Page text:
Ellen Bauer, developer and co-owner of ElmaStudio, posed the question on Twitter last week that many have been asking. What do we call these new types of WordPress themes made from blocks? She was not the first to ask. The question also came up via the Post Status Slack chat earlier this week.
The short answer is that these new themes are “block themes.”
The WordPress Themes Team decided to use this terminology in December 2021. The consensus during their meeting was to clarify the difference between block and classic themes.
The terminology has also grown organically as the new theming system has emerged. Block themes are themes that are literally made from blocks. The long-term goal should be to simply call them “themes,” but the “block” prefix will stick with us for a while.
The long answer is more nuanced. As Anne McCarthy noted in the Post Status discussion, there are four types of themes now:
Technically, developers can create an entirely custom theming system. That is just how flexible WordPress is, but we will stick to the somewhat more official definitions. There are enough terms for our own little mini dictionary of theming as it is.
Editing a block theme via the site editor.
Block themes have been officially supported since WordPress 5.9’s release last month. They provide users access to new tools such as the site editor and global styles interfaces. These features have replaced many past settings pages, such as the customizer and widgets screens.
Twenty Twenty-Two is the first default to support this new set of tools. There is also a small but growing number of other block themes.
Why do we not call them FSE themes? Full Site Editing is a collection of components and not a single thing. WordPress has released several of these components before version 5.9, such as the template editor, block-based widgets, and theme.json support. In a sense, a classic theme with any level of feature support is also an FSE theme.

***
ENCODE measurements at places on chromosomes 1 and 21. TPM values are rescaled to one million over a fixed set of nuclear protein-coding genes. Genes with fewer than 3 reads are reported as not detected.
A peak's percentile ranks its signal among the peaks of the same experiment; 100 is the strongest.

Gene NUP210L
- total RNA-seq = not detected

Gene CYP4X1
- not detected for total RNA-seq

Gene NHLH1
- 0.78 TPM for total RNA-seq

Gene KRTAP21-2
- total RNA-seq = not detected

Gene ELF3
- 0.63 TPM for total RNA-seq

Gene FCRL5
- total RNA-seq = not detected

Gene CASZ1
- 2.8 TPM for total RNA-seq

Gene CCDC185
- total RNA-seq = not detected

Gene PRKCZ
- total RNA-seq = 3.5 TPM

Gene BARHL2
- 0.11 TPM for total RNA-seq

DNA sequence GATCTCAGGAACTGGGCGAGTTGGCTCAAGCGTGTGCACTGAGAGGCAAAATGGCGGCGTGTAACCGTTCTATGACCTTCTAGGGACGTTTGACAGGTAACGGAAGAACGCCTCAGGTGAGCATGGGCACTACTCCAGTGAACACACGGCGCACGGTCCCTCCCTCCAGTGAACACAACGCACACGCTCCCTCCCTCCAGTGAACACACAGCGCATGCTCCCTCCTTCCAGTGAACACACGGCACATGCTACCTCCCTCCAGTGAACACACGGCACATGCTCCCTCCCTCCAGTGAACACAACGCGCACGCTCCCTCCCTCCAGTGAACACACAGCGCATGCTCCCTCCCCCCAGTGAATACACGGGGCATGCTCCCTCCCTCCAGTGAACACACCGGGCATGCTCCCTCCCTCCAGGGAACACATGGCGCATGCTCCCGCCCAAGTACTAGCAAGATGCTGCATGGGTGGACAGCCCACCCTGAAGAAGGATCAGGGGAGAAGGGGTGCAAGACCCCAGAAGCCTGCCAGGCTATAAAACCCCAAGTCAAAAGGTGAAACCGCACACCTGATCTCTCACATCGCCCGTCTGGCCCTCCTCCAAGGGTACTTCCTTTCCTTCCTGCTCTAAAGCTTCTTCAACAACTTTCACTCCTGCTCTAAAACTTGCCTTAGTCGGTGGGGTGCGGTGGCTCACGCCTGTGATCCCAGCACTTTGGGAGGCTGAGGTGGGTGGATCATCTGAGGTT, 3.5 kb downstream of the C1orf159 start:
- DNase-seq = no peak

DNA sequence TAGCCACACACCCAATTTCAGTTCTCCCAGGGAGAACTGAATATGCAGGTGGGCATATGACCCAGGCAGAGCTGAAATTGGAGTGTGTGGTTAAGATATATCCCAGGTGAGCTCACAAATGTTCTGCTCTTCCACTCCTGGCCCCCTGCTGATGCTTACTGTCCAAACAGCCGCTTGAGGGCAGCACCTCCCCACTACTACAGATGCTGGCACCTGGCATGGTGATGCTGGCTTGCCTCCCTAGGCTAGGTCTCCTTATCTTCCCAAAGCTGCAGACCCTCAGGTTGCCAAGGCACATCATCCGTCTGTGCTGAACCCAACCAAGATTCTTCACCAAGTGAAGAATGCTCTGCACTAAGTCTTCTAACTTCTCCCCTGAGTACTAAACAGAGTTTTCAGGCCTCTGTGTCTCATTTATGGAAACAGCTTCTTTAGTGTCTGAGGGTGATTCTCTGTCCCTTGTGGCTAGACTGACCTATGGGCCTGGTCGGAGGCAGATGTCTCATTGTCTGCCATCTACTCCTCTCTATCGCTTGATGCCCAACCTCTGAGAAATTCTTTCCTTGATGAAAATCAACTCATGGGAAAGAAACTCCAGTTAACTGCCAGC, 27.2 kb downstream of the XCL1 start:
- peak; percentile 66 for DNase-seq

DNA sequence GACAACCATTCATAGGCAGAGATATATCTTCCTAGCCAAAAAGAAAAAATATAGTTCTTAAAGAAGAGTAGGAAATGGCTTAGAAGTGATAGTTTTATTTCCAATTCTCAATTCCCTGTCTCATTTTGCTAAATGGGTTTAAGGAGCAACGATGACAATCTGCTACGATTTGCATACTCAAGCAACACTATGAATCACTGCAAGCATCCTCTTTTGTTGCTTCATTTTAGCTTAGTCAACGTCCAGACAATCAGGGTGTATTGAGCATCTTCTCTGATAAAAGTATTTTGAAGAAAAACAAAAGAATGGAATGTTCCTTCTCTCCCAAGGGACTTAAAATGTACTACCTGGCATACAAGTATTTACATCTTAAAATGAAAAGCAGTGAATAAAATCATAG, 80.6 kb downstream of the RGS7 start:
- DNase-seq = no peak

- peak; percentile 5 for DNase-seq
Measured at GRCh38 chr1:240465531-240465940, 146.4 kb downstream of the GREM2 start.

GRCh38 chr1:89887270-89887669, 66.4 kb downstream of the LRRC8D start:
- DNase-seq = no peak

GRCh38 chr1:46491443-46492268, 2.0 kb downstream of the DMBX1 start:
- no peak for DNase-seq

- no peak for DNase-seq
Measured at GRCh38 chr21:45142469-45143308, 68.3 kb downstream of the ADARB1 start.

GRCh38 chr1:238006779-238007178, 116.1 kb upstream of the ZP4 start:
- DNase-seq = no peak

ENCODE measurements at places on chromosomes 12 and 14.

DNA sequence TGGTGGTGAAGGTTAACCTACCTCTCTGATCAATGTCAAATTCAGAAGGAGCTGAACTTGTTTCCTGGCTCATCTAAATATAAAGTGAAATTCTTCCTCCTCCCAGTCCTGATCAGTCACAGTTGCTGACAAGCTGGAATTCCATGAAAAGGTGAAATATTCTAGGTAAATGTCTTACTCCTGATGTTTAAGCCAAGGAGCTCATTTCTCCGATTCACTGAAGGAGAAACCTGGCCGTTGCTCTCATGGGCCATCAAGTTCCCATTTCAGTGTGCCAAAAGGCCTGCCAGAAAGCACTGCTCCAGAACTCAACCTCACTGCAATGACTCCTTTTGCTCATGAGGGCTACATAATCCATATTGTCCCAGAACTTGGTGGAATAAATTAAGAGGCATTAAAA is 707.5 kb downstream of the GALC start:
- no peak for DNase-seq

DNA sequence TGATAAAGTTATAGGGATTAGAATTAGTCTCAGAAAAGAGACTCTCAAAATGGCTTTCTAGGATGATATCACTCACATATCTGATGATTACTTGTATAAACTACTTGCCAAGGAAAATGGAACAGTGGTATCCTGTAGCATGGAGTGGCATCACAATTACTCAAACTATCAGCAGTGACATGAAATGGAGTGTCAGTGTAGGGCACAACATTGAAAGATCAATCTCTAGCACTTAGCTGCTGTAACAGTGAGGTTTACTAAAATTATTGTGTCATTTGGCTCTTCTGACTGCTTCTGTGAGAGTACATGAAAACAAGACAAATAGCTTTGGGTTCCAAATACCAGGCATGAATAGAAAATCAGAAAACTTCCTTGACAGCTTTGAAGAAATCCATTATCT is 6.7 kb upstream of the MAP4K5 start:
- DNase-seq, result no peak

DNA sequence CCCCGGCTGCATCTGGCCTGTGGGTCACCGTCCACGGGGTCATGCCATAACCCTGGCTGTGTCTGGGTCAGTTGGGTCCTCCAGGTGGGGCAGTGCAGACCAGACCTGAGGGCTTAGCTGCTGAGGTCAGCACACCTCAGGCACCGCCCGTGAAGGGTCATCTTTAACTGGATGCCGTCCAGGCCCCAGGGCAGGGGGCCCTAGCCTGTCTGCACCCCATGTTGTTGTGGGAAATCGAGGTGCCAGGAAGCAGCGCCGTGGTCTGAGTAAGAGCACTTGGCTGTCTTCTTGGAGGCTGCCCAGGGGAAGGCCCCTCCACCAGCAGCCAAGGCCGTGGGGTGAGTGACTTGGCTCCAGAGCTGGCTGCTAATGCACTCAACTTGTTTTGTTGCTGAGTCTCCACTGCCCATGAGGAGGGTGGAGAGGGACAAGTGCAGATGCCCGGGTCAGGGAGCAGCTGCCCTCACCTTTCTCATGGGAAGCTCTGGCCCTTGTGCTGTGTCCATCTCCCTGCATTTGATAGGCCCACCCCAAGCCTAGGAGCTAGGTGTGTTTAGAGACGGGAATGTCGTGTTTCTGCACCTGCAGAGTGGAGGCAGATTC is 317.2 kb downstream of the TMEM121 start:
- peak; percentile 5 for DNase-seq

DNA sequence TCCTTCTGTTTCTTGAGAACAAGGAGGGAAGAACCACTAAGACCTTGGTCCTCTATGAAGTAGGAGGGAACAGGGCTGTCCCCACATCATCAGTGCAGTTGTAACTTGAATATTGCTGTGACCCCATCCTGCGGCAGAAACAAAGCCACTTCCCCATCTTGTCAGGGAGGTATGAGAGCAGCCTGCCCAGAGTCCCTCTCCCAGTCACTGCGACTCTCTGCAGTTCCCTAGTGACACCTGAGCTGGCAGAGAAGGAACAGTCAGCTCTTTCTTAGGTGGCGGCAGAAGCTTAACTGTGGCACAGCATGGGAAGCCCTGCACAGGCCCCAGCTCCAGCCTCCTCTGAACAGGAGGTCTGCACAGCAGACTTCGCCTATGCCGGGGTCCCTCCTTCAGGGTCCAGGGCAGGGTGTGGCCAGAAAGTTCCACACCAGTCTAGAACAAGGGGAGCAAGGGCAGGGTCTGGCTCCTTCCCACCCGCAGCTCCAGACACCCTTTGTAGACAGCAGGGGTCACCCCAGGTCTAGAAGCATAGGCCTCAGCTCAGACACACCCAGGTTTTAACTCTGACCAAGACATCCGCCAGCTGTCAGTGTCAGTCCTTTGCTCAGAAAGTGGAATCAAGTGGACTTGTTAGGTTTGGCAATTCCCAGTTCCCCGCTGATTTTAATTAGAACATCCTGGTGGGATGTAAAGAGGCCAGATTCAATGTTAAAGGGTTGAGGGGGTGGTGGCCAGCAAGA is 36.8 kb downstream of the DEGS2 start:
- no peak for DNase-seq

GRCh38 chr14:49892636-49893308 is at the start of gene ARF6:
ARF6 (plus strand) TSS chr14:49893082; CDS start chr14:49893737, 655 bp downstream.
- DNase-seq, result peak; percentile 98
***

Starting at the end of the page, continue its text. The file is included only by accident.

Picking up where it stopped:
The thing that makes block themes different from classic themes is that they are built from HTML templates made entirely of blocks. This automatically enables the site editor, template editor, global styles interface, and more.
Classic and Hybrid Themes
Customizing Twenty Twenty, a classic theme.
I have grouped classic and hybrid themes together because there is no need to differentiate the two.
Hybrid themes are classic themes that have adopted one or more FSE components, such as the template editor or theme.json.
I do not separate the two theme types because we have never done so before when themes adopt new features. For example, when the nav menus system was first introduced, there was no need to call themes something different based on whether they supported the new menu system. The same can be said for most other features in the past.
If anything, the official theme directory may need to expand its tags to include additional features as they arise. Filters allow users to search for the things they want from a theme.
Universal themes work in both a classic and site editor context. Ben Dwyer offered a more thorough explanation via the Theme Shaper blog last year:
Universal themes are an attempt to bridge the gap between the classic themes and block themes, by adding some layers to a block theme to make it work.
A Universal theme is a block theme that can use the Full Site Editor but can also be configured in a more classic way. That means that you can use classic WordPress tools, like the Customizer, Menus and Widgets dashboards as well as the Site Editor.
I have not seen much appetite from developers for creating universal themes. I am not sure if any exist, at least not in the official directory.
It is too early to tell if they will eventually catch on with theme authors. Supporting both classic and modern WordPress tools likely only makes sense for the most popular themes. Their authors may need to rework their codebase, opting into more FSE features and transitioning from a classic/hybrid state to universal support. If the demand is there, some will undoubtedly meet it.
The support and maintenance burden would be unappealing for most. A clean break from classic is probably the best route for developers building with the latest WordPress features.
Naming things is hard, but it is crucial to have equal footing among participants in discussions. The distinction between classic and block themes will likely be the most useful.
I doubt the terms matter much for the average WordPress user. They need to know whether a theme supports Feature X or Feature Y. It has been a while since theme tags (filters) were overhauled, and many are outdated. They might be worth revisiting to ensure that we are meeting user needs today.
Category: Opinion, Themes